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Search Results: 1 - 10 of 139187 matches for " Jasdeep K. Saini "
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Evaluation of Potential for Translocation of Listeria monocytogenes from Floor Drains to Food Contact Surfaces in the Surrounding Environment Using Listeria innocua as a Surrogate  [PDF]
Jasdeep K. Saini, James L. Marsden, Daniel Y. C. Fung, Beth Ann Crozier-Dodson
Advances in Microbiology (AiM) , 2012, DOI: 10.4236/aim.2012.24073

Floor drains in processing environments harbor Listeria spp. due to continuous presence of humidity and organic substrates. Cleaning and washing activities in food-processing facilities can translocate the bacterial cells from the drain to the surrounding environment, thus contaminating food products still in production. This study evaluated the potential for translocation of Listeria monocytogenes from drains to food contact surfaces in the surrounding environment using Listeria innocua as a surrogate. A 7 × 7 × 8-foot polycarbonate flexi-glass chamber with a 10-inch-diameter drain mounted on an aluminum cabinet was used. Stainless steel coupons (6.4 × 1.9 × 0.1 cm, 12 per height) were hung at 1, 3, and 5 feet inside the chamber. Four treatment sets; non-inoculated, non-treated; non-inoculated, treated; inoculated, treated; inoculated non-treated; and two subtreatments of 8 h and 48 h were performed. For the inoculated sets, meat slurry (10 gof ground beef in 900 mL water) and a four-strain cocktail of Listeria innocua at 7 - 8 log CFU/mL were used. For the treated sets, in addition, a commercial cleaner and sanitizer was applied. The drain was cleaned using a pressure hose (40 - 50 psi) after 8 h and 48 h. Coupons were then removed and enriched in listeria enrichment broth to establish if any cell translocated from the drain onto the stainless steel coupons via aerosols generated during washing. Confirmation was done using VIP Listeria rapid test kits. Results indicated translocation at all three heights ranging from 2% - 25%. Significantly higher translocation (p < 0.05) was found at 1 foot (up to 25%), followed by 3 feet (up to 11%) and 5 feet (up to 2.7%). This research indicated that translocation of Listeria spp. from drains to food contact surfaces does occur and increases with increased proximity to the drain.

Efficacy of Antimicrobial Lauric Arginate against Listeria monocytogenes on Stainless Steel Coupons  [PDF]
Jasdeep K. Saini, Miguel A. Barrios, James L. Marsden, Kelly J. K. Getty, Daniel Y. C. Fung
Advances in Microbiology (AiM) , 2013, DOI: 10.4236/aim.2013.31010

Commercially processed foods become contaminated with Listeria monocytogenes in post-processing environments where favorable conditions help the bacteria thrive. The US Food and Drug Administration has approved Lauric arginate (LAE) as generally recognized as safe (GRAS) for certain food applications. This study evaluated the efficacy of Mirenat-N (LAE dissolved in food-grade propylene glycol) against L. monocytogenes on food contact surfaces. A three-strain cocktail of L. monocytogenes was used to inoculate 24 polished stainless steel coupons with three treatments, 100 ppm and 200 ppm solutions of LAE and water (control); two sub-treatments of high (6 log CFU/ml) and low (4 log CFU/ml) inoculum levels; and two contact times of 5 and 15 min. Attached bacteria were dislodged by vortexing coupons for 1 min with 20 g of 3-mm solid glass beads in 10 ml of 0.1% peptone diluent, and bacterial populations were calculated by plating onto modified oxford medium (MOX) and thin agar layer MOX (TALMOX). The 100 ppm treatment showed average reductions of 1.38 and 2.57 log CFU/coupon at the low inoculum level and 0.37 and 0.62 log CFU/coupon at high inoculum levels, after 5 and 15 min exposure, respectively. For 200 ppm at the high inoculum level, 1.23 and 1.88 log CFU/coupon reductions were seen for 5 and 15 min, respectively; the low inoculum level at 5 and 15 min exposure showed reductions of ≤1.5 log CFU/coupon. The 100 ppm LAE treatment was more effective at low inoculum levels for 5 and 15 min contact times and may be used to control low levels of contamination of L. monocytogenes on food contact surfaces.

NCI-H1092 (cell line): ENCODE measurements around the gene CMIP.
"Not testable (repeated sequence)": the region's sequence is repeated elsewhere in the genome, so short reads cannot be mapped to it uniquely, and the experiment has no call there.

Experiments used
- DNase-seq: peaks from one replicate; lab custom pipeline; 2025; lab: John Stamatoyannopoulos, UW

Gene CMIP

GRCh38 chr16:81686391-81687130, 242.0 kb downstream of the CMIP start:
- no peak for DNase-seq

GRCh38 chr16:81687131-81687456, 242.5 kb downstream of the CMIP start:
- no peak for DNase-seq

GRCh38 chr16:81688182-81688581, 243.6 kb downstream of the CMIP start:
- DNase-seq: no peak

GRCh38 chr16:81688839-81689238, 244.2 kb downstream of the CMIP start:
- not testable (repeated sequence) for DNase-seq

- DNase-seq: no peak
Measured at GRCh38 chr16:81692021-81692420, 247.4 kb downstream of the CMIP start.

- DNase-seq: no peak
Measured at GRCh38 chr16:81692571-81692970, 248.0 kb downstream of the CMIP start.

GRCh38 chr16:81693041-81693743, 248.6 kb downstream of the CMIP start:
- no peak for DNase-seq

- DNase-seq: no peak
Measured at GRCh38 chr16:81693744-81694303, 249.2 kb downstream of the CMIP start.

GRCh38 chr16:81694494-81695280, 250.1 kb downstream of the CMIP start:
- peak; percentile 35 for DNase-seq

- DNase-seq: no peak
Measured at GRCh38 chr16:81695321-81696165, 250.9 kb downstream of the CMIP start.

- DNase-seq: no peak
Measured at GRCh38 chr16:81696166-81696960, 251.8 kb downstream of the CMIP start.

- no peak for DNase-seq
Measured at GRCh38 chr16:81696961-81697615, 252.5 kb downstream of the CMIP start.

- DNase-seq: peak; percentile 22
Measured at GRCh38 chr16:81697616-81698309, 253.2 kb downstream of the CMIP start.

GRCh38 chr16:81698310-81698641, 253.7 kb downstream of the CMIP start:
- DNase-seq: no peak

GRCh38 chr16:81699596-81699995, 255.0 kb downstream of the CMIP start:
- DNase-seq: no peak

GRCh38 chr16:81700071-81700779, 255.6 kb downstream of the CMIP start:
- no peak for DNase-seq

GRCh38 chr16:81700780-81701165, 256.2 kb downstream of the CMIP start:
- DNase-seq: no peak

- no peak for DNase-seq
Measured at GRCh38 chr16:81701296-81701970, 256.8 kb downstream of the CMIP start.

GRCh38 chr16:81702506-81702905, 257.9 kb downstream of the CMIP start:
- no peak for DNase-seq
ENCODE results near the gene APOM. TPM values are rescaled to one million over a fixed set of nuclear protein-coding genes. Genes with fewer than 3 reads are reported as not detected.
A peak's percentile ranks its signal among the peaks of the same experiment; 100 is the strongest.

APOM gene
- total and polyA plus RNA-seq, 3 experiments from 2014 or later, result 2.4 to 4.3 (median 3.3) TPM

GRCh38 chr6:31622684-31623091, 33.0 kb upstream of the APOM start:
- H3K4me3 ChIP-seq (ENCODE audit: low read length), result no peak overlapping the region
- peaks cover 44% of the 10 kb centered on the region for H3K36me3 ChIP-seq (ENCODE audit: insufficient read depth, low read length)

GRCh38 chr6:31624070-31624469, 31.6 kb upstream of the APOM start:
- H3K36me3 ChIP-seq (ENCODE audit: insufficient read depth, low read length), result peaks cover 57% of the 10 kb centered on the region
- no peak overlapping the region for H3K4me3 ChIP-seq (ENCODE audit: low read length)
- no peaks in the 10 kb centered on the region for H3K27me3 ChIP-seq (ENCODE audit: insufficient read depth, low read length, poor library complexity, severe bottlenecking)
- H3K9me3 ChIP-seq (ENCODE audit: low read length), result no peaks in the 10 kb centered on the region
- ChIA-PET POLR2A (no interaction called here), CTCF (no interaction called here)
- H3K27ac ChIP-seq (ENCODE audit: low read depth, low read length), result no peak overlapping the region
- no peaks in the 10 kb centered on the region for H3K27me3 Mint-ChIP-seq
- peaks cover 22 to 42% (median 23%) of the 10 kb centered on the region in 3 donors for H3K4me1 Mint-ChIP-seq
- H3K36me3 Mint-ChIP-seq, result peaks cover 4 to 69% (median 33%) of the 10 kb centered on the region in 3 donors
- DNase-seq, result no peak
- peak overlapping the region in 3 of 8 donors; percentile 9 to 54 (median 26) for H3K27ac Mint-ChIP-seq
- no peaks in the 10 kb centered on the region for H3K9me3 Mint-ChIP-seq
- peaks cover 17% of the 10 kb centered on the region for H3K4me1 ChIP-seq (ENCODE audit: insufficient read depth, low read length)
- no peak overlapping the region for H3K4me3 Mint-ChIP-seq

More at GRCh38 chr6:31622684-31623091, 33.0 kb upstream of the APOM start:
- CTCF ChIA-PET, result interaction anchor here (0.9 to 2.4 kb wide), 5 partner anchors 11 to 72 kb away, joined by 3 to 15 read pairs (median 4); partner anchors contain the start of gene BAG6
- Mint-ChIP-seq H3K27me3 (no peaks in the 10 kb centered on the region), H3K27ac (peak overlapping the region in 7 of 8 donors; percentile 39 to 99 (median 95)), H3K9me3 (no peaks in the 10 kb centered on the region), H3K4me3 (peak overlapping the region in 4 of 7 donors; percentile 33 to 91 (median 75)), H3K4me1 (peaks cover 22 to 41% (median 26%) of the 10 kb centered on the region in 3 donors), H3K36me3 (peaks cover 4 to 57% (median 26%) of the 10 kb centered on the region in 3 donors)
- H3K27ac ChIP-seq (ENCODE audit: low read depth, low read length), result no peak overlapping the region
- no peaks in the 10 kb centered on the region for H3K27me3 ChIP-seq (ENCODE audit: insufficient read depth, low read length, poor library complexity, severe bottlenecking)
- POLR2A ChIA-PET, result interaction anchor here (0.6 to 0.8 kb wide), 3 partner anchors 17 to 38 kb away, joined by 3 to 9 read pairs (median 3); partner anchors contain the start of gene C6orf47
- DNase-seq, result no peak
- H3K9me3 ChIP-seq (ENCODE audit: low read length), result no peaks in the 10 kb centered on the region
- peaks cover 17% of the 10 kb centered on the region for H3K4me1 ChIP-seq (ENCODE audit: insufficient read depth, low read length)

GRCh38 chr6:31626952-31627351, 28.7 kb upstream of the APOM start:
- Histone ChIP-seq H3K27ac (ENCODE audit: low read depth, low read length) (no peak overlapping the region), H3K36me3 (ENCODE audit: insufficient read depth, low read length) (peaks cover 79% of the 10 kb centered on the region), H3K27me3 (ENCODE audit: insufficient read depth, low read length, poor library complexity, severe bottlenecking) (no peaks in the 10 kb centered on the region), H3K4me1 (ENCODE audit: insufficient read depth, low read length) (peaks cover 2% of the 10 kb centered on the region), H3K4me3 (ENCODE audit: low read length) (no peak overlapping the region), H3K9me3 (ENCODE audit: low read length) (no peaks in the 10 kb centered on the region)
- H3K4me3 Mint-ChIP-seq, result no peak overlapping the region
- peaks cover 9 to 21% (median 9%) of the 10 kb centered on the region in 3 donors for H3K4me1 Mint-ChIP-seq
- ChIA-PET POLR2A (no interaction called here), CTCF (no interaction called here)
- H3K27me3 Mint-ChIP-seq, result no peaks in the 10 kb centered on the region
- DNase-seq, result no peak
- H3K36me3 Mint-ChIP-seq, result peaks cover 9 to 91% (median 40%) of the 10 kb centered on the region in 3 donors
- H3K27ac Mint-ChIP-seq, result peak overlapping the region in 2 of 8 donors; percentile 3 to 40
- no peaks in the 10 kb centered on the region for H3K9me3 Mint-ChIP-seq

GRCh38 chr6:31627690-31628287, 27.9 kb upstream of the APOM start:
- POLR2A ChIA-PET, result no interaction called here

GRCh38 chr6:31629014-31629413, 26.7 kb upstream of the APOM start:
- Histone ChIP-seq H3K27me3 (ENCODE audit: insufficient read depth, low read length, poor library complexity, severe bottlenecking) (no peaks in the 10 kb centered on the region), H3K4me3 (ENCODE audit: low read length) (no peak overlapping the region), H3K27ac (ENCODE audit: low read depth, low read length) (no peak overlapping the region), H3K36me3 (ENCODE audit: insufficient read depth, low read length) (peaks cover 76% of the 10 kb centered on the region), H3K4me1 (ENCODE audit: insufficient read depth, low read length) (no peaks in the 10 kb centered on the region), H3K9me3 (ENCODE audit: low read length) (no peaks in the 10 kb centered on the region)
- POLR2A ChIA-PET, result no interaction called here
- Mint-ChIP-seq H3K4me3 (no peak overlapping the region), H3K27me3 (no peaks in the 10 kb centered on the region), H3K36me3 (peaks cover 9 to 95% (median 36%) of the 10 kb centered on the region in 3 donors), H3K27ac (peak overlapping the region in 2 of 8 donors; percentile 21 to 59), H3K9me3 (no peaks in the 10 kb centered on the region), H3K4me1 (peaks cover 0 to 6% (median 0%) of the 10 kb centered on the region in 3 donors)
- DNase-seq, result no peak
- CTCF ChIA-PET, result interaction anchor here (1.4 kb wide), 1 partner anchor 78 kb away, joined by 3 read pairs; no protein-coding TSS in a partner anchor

Sterilization Efficacy of Demolizer Technology for Onsite Treatment of Sharps and Other Regulated Medical Waste against Staphylococcus aureus, Escherichia coli, Candida albicans, Mycobacterium phlei and Bacillus subtilis Spores  [PDF]
James Marsden, Jasdeep Saini, Maria Teresa Ortega, Diane Gorder, Pamela Hatesohl
Open Journal of Medical Microbiology (OJMM) , 2012, DOI: 10.4236/ojmm.2012.23011
Abstract: This study was performed to evaluate the efficacy of the Demolizer? technology for the on-site sterilization of low vo-lumes of regulated medical waste. The objective was to demonstrate a minimum of 6 log10 reduction of the dry heat sterilization process applied by the Demolizer? II system for the representative organisms, Staphylococcus aureus, Escherichia coli, Candida albicans, Mycobacterium phlei and Bacillus subtilis spores (formerly Bacillus subtilis) on simulated medical waste consistent with numerous regulatory standards for medical waste treatment. The system cycle was heat treatment at a minimum temperature of 350?F and held at or above this temperature for a minimum of 90 minutes. Upon completion of treatment, there was no evidence of growth in the bacterial species after treatment. Given the minimum detection level of 4 CFU/ml, the Demolizer? II system demonstrated a minimum sterilization efficacy of 6.6 log10 for both S. aureus and E. coli as representative gram-positive and gram-negative bacteria species. Candida albicans (6.7 log10 CFU/ml), Mycobacterium phlei (9.0 log10 CFU/ml) and Bacillus subtilis (6.3 log10 CFU/ml) were completely eliminated after sterilizing representative medical waste in the Demolizer? II system for 90 minutes at a minimum temperature of 350?F. Also, the Demolizer? II exceeded typical recognized standards for medical waste treatment of a 6 log10 reduction of Mycobacteria and a 4 log10 reduction of the appropriate Bacillus endospore.
Development of Moisture and Ash Based Correlation for the Estimation of Mineral Matter in High Ash Indian Coal  [PDF]
M. K. Saini, P. K. Srivastava, N. Choudhury
International Journal of Clean Coal and Energy (IJCCE) , 2015, DOI: 10.4236/ijcce.2015.42004